When you hire a company or individual to make your video who owns it?
Making video is increasingly common and necessary to stay ahead in business but one area that often gets overlooked is copyright. Who owns the video you are having made? Like many legal matters it is not necessarily straight forward but… here is the Smarter Video guide to what you need to know.
One caveat to everything here is that I am not a lawyer. My understanding of this area has come from research and experience over ten years – and of course working with people who are experts in copyright law. The other thing to point out is that I am based in the UK. As such my experience in this area is based on UK law. Other countries tend to take a similar approach but not always. You should always research your local laws.
Not so simple
In 2011 a photographer set up a camera, perfected the settings and then a waited. A macaque picked up the camera and snapped the now infamous selfie above. A two year court battle ensued between the photographer and PETA over who owned the copyright.
The photographer won but it brought attention to the importance of identifying who owns the copyright for a creative work.
What does the law say?
Normally the individual or collective who authored the work will exclusively own the work and is referred to as the ‘first owner of copyright’ under the 1988 Copyright, Designs and Patents Act. However, if a work is produced as part of employment then the first owner will normally be the company that is the employer of the individual who created the work.
Freelance or commissioned work will usually belong to the author of the work, unless there is an agreement to the contrary, (i.e. in a contract for service). – https://www.copyrightservice.co.uk/copyright/p01_uk_copyright_law
Essentially this gives us two pieces of information:
- If you have a video team working for your business full-time, and on your payroll any video they create as part of their job belongs to the company.
- If you hire a freelancer or external video production company to make a video – they own the copyright.
The law favours whoever creates the content and is responsible for the creative, design, technical implementation of that work.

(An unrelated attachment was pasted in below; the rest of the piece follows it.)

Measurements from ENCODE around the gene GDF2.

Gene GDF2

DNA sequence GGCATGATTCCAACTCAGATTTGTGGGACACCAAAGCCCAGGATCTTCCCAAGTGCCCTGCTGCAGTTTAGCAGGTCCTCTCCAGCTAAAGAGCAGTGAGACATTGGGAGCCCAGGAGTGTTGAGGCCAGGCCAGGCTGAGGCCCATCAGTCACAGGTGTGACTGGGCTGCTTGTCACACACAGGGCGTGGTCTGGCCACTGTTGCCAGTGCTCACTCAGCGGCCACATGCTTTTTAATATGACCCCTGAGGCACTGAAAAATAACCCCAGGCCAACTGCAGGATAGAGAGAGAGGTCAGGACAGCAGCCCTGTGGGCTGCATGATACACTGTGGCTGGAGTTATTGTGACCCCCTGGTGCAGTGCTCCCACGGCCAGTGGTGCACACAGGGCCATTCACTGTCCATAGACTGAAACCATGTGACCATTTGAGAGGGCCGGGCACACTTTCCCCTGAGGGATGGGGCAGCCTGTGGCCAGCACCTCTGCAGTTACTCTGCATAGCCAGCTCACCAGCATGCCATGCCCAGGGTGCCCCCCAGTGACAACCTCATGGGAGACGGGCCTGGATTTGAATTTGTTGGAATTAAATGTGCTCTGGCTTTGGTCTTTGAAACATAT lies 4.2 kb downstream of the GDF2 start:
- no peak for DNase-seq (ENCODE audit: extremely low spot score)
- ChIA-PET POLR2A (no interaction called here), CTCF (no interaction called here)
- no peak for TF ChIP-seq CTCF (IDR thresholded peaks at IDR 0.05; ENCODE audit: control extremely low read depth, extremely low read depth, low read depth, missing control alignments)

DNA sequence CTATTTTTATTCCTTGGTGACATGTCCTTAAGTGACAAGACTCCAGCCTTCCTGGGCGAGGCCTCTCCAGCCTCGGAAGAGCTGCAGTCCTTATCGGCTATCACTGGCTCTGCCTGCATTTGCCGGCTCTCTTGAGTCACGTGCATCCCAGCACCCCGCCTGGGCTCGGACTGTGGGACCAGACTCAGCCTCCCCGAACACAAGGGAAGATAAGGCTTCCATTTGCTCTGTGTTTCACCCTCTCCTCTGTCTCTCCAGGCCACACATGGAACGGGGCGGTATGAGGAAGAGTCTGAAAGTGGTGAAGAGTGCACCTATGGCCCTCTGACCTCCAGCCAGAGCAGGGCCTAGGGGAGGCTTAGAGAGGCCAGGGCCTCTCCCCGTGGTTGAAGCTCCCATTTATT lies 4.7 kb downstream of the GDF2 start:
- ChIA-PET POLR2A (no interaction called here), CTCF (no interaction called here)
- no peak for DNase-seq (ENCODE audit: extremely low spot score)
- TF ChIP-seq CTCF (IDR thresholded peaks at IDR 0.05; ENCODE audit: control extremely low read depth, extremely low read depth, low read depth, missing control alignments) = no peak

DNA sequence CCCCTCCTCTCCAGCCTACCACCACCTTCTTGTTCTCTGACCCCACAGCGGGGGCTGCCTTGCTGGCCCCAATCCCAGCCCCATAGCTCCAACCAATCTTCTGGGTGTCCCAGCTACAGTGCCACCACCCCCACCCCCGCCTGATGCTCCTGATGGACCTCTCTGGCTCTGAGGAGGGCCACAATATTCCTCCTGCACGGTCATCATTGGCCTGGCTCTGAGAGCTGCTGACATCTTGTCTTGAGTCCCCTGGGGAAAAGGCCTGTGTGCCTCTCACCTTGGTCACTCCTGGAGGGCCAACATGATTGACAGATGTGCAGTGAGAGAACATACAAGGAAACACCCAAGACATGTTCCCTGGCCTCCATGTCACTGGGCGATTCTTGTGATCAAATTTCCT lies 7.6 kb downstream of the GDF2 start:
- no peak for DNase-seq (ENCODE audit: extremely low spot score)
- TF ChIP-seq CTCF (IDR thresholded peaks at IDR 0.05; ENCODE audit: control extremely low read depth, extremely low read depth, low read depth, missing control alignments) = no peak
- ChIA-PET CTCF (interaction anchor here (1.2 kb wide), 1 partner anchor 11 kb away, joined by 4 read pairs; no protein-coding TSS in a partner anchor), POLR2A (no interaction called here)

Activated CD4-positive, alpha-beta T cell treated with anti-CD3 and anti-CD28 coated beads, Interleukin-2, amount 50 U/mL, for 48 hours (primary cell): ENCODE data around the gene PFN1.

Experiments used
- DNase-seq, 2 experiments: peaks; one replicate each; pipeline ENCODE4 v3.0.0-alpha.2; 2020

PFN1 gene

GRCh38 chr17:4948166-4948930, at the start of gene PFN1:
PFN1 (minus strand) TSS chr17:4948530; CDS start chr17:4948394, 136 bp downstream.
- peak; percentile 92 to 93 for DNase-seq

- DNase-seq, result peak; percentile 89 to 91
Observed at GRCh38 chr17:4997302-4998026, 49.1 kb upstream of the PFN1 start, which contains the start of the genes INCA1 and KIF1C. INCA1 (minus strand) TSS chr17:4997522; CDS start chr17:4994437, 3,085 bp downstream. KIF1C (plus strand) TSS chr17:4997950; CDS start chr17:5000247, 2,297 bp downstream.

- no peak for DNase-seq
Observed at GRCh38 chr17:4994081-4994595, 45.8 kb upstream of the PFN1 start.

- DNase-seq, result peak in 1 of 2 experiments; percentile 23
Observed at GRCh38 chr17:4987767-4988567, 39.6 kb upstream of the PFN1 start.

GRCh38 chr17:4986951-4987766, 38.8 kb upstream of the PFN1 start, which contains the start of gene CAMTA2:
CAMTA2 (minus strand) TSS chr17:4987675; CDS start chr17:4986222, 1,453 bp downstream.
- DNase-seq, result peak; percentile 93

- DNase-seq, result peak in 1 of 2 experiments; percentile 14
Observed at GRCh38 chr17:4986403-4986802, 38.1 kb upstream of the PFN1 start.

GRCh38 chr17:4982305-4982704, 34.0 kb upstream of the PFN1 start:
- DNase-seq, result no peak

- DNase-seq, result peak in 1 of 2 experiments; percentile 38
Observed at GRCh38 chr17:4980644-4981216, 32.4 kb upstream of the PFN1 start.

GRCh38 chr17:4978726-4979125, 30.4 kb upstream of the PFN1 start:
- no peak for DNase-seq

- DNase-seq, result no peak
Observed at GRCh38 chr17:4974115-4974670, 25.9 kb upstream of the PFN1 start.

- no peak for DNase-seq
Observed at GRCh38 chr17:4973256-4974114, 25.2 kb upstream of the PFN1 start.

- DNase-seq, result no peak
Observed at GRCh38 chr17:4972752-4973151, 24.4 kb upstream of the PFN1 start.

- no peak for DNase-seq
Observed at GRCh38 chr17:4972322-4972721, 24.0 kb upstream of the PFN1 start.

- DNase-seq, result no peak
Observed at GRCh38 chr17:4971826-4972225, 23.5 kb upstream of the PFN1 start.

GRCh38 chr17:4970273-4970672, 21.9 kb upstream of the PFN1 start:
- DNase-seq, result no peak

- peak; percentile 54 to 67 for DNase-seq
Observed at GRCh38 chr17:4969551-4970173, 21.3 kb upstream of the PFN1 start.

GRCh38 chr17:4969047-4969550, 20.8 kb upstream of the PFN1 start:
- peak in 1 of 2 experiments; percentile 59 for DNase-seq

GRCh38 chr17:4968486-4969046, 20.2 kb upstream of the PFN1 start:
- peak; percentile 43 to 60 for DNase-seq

What does this mean practically?
Practically however this feels like it doesn’t quite work. The idea that a video that you have paid for beings to someone else is a strange concept.
In reality however most video production companies aren’t bothered about the copyright of the end product. You have paid for it and therefore they consider it yours.
Legally however, this is not the case. Discuss this with a video production company as most will happily include, as part of the terms and conditions of the contract, that you have copyright over the end product. This will offer you the protection that you need.
What about the raw footage?
What video production companies are less inclined to give away is the copyright to the raw footage. Video production companies know that their client will get the copyright on the finished video and be able to use it as they want – and rightly so.
The raw footage however is legally ours and most production companies and freelancers don’t want to just give it away. There are a couple of reasons for this that go beyond copyright:
Raw footage is too raw.
The raw footage is just that… raw. It hasn’t been coloured or treated or edited. It looks plain and doesn’t necessarily show either our work or our clients in the best light. As a result we try to avoid this being seen. Remember what you see in the finished video is the result of hours, days or weeks of work. You wouldn’t judge a painter based on his paint in a tube – editors don’t want to be judged on their paint.
For a video production company having raw footage is a valuable commodity. It helps keep the relationship with their client alive. They know the client will come back to them if they ever need the footage to be re-edited. Giving up the raw footage feels like they are losing a client or future work.
Cost and time
Footage takes up a lot of hard drive space. The files are not small! transferring this takes time, hard drives which start at £80 or more, postage and a lot of patience. As a result if you want to get raw footage from a video production company you should always expect to pay.
Other than copyright there are other legal issues like:
- Model releases
- Talent agreements and usage
- Copyright and licensing of music, graphics, logos, performers and locations
When it comes to video owning the copyright does not mean you have the freedom to do what you like with a video. The simple solution if you have any confusion over copyright or the myriad of legal issues is to talk with your video producer before you begin a project. Make sure you have, written down, a clear indication of who owns copyright of what. If you do that you can’t go wrong.
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